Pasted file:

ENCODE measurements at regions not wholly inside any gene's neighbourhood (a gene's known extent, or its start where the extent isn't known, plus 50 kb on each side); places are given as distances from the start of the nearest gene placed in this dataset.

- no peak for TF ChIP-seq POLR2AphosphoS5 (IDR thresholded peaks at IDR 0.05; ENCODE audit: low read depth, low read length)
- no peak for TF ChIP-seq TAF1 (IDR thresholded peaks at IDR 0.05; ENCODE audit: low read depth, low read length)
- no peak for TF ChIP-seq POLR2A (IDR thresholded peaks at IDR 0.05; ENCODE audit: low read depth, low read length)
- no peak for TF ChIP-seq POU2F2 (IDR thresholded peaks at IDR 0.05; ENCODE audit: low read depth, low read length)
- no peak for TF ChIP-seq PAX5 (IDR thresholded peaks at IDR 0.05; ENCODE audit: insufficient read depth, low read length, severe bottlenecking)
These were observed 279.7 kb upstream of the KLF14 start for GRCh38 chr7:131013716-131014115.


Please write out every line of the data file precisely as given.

ENCODE measurements at regions not wholly inside any gene's neighbourhood (a gene's known extent, or its start where the extent isn't known, plus 50 kb on each side); places are given as distances from the start of the nearest gene placed in this dataset.

- no peak for TF ChIP-seq POLR2AphosphoS5 (IDR thresholded peaks at IDR 0.05; ENCODE audit: low read depth, low read length)
- no peak for TF ChIP-seq TAF1 (IDR thresholded peaks at IDR 0.05; ENCODE audit: low read depth, low read length)
- no peak for TF ChIP-seq POLR2A (IDR thresholded peaks at IDR 0.05; ENCODE audit: low read depth, low read length)
- no peak for TF ChIP-seq POU2F2 (IDR thresholded peaks at IDR 0.05; ENCODE audit: low read depth, low read length)
- no peak for TF ChIP-seq PAX5 (IDR thresholded peaks at IDR 0.05; ENCODE audit: insufficient read depth, low read length, severe bottlenecking)
These were observed 279.7 kb upstream of the KLF14 start for GRCh38 chr7:131013716-131014115.